The present report represents the first longitudinal study of the plasma levels of choline-containing phospholipids in a birth cohort of elderly people. Our results in plasma do not reflect a systemic impairment of peroxisomes in AD, which would have been one of the possible explanations for the peroxisomal alterations observed in our previous study of the brain of AD patients [16]. Levels of lysoPCs containing very long-chain fatty acids were not more increased than other lysoPC species and the levels of ether-linked choline phospholipids, whose biosynthesis is dependent on peroxisomes, were increased rather than decreased. However, our results show consistently that over the examined critical period of aging the plasma levels of lysoPC, PlsCho, and lyso-PAF increase upon normal aging and, more pronounced, upon conversion to probable AD. Several previous studies have investigated in detail changes in the metabolism of choline-containing phospholipids in the brain or cerebrospinal fluid during aging and upon development of AD [30, 32–35]. It is, however, not fully established how phospholipid levels of brain and peripheral blood are related [36] and, therefore, uncertain to what extent findings derived from these studies can be compared with our results. To date, there are only few publications on choline phospholipids in plasma or serum in the context of normal aging or AD. Recent publications report significant increases in a variety of lysoPC species in a middle-aged cohort during a 3-year period [37], in good agreement with our data, as well as increased lysoPC levels in individuals carrying mutations in PSEN1, associated with familial AD [38]. Also, two lysoPC species were found increased in the plasma of demented subjects in another study published lately [39]. On the other hand, in contrast to the robust increase that we observed, decreased plasma levels of lysoPC have been described in AD patients in several publications [12, 13, 40]. Interestingly, the lysoPC species with an 18:2 fatty acyl chain has been proposed as constituent of a biomarker panel predicting the conversion to AD [7]. In that study, the levels of lysoPC 18:2 were reduced at baseline in future converters, but tended to increase after conversion to AD [7, 41], reminiscent of our observations. However, whereas our results demonstrate elevated levels after diagnosis of probable AD compared with non-demented controls, the values reported by Mapstone and colleagues were below those of age-matched cognitively normal controls even after AD diagnosis [7, 41]. Of note, a recent cross-sectional investigation aiming to replicate the findings by Mapstone and collaborators indicated that the levels of these proposed biomarkers may be heavily dependent on the study population [42]. In that study, increased lysoPC 18:2 was associated with lower MMSE scores, consistent with our findings.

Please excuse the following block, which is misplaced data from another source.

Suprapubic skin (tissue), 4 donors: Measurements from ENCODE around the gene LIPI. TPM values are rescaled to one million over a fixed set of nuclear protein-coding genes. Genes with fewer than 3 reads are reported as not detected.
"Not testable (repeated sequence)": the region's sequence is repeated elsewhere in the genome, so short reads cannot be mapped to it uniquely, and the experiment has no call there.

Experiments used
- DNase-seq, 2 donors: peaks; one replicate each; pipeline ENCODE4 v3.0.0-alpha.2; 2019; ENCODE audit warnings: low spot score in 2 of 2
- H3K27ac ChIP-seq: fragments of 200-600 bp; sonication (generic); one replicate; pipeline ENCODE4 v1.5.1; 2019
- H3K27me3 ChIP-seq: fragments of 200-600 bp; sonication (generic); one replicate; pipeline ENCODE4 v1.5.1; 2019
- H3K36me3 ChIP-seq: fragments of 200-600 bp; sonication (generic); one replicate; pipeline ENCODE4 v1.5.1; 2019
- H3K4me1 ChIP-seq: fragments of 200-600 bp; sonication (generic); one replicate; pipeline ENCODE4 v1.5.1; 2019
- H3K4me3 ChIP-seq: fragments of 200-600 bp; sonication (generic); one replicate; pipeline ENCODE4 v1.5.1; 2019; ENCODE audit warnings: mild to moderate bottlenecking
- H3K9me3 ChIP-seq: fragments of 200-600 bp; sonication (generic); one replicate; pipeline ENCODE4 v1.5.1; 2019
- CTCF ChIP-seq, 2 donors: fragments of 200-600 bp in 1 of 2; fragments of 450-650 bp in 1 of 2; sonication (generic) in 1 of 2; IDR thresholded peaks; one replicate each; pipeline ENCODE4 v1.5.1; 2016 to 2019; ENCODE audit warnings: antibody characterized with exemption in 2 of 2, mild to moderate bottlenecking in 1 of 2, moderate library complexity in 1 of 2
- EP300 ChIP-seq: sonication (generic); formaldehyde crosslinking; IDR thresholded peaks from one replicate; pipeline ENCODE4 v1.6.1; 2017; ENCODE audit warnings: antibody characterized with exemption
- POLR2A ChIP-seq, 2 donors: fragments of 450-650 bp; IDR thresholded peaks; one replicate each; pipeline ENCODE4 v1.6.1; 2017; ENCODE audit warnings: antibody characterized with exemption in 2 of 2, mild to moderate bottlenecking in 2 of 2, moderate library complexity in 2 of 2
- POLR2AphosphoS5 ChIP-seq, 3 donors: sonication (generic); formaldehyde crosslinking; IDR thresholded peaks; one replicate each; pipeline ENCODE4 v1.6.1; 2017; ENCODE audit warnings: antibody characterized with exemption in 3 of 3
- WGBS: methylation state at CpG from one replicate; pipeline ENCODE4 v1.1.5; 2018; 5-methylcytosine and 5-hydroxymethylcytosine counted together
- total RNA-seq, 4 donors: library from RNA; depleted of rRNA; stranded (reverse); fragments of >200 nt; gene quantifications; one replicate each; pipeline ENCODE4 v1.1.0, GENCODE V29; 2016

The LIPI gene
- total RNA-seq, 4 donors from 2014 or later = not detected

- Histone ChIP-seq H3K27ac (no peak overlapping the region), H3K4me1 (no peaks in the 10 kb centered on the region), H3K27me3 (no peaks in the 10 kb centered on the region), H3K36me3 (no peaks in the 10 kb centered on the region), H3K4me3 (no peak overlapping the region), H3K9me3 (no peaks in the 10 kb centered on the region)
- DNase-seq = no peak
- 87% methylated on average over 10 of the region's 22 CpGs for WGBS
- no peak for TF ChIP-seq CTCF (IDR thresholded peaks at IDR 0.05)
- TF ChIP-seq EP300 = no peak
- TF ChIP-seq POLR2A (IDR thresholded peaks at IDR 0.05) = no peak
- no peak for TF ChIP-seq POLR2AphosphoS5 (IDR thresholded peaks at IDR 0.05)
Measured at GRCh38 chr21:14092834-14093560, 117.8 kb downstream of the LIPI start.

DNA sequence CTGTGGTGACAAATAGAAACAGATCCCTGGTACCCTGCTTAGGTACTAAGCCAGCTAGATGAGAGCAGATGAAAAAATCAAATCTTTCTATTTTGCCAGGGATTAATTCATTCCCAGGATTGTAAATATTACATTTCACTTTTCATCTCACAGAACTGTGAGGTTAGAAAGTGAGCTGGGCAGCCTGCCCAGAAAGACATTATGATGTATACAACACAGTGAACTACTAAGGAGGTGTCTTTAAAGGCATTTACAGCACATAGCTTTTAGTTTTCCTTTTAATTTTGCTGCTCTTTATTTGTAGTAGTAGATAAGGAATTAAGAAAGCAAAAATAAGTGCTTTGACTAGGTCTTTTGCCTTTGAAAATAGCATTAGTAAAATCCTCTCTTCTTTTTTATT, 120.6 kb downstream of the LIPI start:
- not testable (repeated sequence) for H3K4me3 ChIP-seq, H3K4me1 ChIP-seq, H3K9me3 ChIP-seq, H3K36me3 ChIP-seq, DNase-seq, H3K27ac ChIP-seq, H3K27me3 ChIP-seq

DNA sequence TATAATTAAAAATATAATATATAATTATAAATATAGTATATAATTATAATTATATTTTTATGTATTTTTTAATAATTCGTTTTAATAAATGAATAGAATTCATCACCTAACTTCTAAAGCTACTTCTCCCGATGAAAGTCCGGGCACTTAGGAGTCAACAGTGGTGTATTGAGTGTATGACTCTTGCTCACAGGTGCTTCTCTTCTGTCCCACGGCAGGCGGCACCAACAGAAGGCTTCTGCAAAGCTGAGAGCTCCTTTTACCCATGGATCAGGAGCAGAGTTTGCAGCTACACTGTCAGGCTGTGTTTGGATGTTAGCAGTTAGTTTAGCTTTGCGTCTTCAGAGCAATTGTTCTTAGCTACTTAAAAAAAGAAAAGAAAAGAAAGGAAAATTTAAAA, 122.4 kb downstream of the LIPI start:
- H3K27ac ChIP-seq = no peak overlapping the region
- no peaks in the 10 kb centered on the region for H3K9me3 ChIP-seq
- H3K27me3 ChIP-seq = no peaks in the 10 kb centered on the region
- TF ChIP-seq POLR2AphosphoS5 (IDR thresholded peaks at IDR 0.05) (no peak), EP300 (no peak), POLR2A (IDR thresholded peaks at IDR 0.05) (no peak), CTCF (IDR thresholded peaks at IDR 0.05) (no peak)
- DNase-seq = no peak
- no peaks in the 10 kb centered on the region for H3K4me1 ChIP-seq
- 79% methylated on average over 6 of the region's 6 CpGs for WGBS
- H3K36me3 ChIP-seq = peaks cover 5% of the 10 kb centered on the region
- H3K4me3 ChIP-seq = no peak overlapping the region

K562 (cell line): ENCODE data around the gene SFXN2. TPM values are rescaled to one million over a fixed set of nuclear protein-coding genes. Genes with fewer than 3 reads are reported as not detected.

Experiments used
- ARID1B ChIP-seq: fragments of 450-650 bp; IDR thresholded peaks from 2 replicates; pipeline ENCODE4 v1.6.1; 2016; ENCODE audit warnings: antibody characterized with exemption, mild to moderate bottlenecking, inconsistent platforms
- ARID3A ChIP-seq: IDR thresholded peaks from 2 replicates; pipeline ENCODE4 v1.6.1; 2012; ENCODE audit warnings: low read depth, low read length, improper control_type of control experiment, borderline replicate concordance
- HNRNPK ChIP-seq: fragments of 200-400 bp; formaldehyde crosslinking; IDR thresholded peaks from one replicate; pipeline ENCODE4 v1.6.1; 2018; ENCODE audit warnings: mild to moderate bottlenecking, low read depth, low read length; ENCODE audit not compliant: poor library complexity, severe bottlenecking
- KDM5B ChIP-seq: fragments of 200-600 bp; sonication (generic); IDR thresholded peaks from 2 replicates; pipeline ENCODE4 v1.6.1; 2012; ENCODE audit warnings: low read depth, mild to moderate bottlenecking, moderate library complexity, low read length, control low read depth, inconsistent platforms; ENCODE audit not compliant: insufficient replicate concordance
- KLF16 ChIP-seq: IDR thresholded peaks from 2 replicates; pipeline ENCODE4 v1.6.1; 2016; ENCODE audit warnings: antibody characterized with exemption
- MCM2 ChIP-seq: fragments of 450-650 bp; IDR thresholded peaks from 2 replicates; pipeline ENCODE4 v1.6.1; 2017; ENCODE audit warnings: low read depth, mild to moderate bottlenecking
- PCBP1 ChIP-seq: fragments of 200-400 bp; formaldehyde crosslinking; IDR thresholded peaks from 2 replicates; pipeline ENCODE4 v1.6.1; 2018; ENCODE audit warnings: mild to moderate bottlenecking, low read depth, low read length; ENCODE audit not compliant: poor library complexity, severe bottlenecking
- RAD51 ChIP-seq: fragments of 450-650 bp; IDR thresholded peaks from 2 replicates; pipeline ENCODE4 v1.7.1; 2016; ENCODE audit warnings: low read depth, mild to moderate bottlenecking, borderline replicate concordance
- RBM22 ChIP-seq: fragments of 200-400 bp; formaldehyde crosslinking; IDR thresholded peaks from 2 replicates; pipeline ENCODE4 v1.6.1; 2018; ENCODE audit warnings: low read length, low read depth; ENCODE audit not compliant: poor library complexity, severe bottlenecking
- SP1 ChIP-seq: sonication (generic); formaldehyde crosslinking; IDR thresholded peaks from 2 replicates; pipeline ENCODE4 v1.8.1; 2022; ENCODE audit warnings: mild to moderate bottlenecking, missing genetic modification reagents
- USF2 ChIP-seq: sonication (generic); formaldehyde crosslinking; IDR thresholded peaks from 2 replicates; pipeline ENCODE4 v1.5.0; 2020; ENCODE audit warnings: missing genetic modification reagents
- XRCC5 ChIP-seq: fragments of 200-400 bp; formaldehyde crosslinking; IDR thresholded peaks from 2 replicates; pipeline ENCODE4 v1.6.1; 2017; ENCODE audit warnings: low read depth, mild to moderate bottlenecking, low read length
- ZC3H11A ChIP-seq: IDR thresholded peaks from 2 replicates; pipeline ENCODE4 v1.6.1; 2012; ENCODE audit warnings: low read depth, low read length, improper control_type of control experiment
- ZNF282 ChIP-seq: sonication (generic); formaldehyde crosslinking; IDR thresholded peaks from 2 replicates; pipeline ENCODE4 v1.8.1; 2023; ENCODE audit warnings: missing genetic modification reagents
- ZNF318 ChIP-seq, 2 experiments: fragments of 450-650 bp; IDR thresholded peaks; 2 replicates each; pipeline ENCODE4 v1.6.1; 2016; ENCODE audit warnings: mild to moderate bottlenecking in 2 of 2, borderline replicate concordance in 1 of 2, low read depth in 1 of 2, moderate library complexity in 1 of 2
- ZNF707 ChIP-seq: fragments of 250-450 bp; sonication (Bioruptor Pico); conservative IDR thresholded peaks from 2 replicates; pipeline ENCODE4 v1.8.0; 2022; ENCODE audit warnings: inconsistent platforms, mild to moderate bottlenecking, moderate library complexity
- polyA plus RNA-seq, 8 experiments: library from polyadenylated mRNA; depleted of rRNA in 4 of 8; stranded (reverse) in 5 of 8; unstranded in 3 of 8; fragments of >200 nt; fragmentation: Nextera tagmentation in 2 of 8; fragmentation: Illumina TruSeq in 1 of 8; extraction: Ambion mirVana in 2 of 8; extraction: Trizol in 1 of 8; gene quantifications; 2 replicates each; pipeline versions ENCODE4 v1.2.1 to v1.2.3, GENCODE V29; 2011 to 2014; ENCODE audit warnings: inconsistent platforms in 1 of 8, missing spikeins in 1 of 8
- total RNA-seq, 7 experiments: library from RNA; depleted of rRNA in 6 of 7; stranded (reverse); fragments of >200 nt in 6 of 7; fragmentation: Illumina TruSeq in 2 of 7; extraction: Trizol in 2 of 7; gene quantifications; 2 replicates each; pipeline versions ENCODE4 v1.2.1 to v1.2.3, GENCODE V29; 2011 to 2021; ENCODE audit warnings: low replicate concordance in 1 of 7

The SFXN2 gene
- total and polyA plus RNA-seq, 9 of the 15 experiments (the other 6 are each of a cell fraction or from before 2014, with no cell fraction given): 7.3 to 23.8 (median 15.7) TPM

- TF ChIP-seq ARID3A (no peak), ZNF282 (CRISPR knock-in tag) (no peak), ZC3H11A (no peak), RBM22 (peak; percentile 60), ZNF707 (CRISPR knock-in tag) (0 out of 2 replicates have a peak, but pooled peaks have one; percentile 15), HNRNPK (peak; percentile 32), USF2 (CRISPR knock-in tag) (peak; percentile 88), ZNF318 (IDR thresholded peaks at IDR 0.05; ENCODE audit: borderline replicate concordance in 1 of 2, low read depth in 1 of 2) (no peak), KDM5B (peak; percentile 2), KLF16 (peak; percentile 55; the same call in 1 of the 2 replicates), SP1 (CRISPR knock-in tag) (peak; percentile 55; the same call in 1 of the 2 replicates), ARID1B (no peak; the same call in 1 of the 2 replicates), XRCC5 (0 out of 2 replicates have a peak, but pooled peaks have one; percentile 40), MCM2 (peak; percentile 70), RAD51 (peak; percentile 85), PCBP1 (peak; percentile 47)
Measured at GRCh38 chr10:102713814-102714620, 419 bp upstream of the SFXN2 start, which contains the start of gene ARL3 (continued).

In most of the previous investigations of lysoPC levels in blood, the mean age of participants was lower than in the VITA study [12, 40]. This difference could be an important determinant, since trends in blood lipid levels can reverse with increasing age. For example, LDL levels continuously rise after adolescence, but decline from the age of about 60 and 70 years in men and women, respectively [43–45]. This was also confirmed by our findings in the normal aging group at 75 and 83 years of age (Fig. 4). In some studies, the mean age differs substantially between AD patients and controls. However, our results indicate that stringent age matching is a crucial factor when evaluating plasma phospholipid levels in health and disease conditions, especially in the critical period for onset of AD. Moreover, we analyzed samples of patients, who had recently converted to probable AD, i.e., at the time point of diagnosis, whereas many other reports do not provide any information on the disease history. This should be considered as an additional reason for the observed differences between the studies, given that long-term disease may have a different impact on plasma lipids than earlier stages of AD. However, the long time span of our study required a rather large follow-up interval (30 months). Consequently, conversion to AD might have taken place months before examination, potentially accounting for differences in the results between our study and Mapstone et al. [7]. Such a temporal factor constitutes a viable explanation for the stronger rise in lysoPC levels from baseline to diagnosis in our investigation compared with Mapstone et al. [7]. In addition, the plasma phospholipid profile is considerably influenced by the amount and type of food intake [46, 47]. Thus, for lysoPC—or the other phospholipid classes—we cannot exclude a contribution from dietary habits to the observed discrepancies, since these likely differ between Central Europeans (our study) and the Asian [13, 40], Mediterranean [12], or North American [7] populations of other studies. We assume variations originating from the diet to be relatively low within the VITA study, as all participants lived in a small geographical area within Vienna. In contrast to the VITA study and [7], the other studies of lysoPC levels were cross-sectional. The longitudinal design may have allowed identification of more subtle changes, which might have been overlooked in the cross-sectional setting.